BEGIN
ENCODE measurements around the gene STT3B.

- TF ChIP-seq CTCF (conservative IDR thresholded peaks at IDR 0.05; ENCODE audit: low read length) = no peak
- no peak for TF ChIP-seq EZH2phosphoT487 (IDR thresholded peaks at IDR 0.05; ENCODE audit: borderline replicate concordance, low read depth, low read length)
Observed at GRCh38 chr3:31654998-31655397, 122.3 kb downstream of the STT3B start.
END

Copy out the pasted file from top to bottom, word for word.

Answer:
ENCODE measurements around the gene STT3B.

- TF ChIP-seq CTCF (conservative IDR thresholded peaks at IDR 0.05; ENCODE audit: low read length) = no peak
- no peak for TF ChIP-seq EZH2phosphoT487 (IDR thresholded peaks at IDR 0.05; ENCODE audit: borderline replicate concordance, low read depth, low read length)
Observed at GRCh38 chr3:31654998-31655397, 122.3 kb downstream of the STT3B start.